I read several other of Keyes' Louisiana novels -- Dinner at Antoine's, Crescent Carnival, The River Road, perhaps one or two others, and I enjoyed them all, despite Keyes' propensities for including everything in her stories but the kitchen sink. In fact, that was part of the reason why I read them -- their vivid and arresting portrayal of French (i.e., south) Louisiana culture in which the stories of her fascinating characters were embedded -- a land in the South but like no other part of Dixie, the exotic locale of Creoles and Cajuns and their servants -- which makes them very, very un-PC today.

But Steamboat Gothic proved to be the most memorable. I bought a paperback version with this cover, and read it at least a couple more times in the next few years, but at some point in the mid to late 1980s, I lost my copy.  I never forgot the story, though, and through the years, longed to read it again.

A few days ago, I received a used copy purchased from Amazon.com. It's been most interesting, reading the story again from a writer's viewpoint. I have known since my earliest attempts to write that my style was highly influenced by two authors -- Rex Stout and Frances Parkinson Keyes. Sounds rather odd when you realize that Stout wrote spare, fast-moving and short detective novels starring the famous Nero Wolfe and his equally famous "official gnat," Archie Goodwin -- novels set mostly in New York City that took place over a period of days or weeks --  while Keyes wrote ponderous romantic and cultural dramas that sometimes covered years, decades, generations or, in the case of Steamboat Gothic, the better part of a century.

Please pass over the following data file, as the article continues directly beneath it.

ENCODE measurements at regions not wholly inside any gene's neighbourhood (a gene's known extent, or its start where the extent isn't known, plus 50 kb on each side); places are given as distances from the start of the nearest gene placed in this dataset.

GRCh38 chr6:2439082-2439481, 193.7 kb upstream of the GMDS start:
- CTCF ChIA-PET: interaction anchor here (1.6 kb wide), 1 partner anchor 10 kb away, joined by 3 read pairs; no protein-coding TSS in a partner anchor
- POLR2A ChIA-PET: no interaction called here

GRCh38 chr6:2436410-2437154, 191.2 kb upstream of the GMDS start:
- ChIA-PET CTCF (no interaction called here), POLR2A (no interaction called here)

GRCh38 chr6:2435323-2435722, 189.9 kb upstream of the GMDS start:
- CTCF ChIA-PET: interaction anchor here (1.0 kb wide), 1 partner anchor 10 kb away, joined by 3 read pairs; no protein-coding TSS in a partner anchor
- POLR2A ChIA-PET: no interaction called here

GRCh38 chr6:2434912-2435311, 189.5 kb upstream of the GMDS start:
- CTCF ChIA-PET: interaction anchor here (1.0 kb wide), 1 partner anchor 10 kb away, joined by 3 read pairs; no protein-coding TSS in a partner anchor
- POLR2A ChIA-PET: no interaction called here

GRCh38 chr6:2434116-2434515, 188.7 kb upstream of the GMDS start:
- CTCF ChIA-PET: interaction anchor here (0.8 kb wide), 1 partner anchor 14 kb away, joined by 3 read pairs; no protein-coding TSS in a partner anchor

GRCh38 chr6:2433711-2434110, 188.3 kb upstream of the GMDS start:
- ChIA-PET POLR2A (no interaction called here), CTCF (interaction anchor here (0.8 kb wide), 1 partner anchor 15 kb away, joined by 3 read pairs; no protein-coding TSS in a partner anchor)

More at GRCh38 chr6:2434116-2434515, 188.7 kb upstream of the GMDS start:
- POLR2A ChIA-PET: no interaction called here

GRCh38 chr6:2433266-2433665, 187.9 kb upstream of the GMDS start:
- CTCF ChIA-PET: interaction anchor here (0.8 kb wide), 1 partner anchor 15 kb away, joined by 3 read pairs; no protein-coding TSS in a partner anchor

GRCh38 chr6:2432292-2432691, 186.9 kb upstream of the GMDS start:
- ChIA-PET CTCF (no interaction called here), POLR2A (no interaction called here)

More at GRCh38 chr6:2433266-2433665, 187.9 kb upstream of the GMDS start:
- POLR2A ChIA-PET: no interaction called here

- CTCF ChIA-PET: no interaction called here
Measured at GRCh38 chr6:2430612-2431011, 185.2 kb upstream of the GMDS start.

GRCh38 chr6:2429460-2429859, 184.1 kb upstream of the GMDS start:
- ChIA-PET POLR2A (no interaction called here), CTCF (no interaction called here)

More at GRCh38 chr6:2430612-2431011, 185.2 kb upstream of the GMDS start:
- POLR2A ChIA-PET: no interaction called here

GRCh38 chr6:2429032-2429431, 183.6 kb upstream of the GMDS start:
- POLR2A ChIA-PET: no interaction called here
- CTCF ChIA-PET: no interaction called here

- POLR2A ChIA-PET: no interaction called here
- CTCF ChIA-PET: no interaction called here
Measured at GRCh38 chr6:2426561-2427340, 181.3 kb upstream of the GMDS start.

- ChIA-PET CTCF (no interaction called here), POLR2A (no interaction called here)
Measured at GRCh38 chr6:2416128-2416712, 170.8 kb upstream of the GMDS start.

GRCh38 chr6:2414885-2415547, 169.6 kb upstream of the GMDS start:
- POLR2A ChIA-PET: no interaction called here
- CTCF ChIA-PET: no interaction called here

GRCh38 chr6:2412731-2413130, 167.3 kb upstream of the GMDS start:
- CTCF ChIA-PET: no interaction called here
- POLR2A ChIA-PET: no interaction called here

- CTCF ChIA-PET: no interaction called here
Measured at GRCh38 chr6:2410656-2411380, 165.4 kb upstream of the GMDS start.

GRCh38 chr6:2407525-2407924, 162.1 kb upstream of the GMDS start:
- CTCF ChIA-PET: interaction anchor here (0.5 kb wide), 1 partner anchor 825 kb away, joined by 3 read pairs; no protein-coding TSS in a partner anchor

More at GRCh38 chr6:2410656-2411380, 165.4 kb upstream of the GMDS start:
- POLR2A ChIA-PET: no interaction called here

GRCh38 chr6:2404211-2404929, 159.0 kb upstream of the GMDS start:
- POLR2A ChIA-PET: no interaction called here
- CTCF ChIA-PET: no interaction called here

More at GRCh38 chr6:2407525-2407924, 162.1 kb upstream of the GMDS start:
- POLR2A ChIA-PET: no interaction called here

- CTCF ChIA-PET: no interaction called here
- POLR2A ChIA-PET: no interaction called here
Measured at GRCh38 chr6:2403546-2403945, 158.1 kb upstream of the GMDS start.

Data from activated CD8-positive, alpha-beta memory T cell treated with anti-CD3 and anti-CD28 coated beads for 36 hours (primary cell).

Over an indeterminate time period in the near-distant future, I'm going to blog about Steamboat Gothic and its author from a variety of approaches (SPOILER ALERT!), not the least of which is what makes Clyde Batchelor the most magnetic, admirable and unforgettable romance hero I've ever read.

Stay tuned!

The great house at San Francisco Plantation in Garyville, Louisiana,
the inspiration for "Cindy Lou Plantation" in Steamboat Gothic.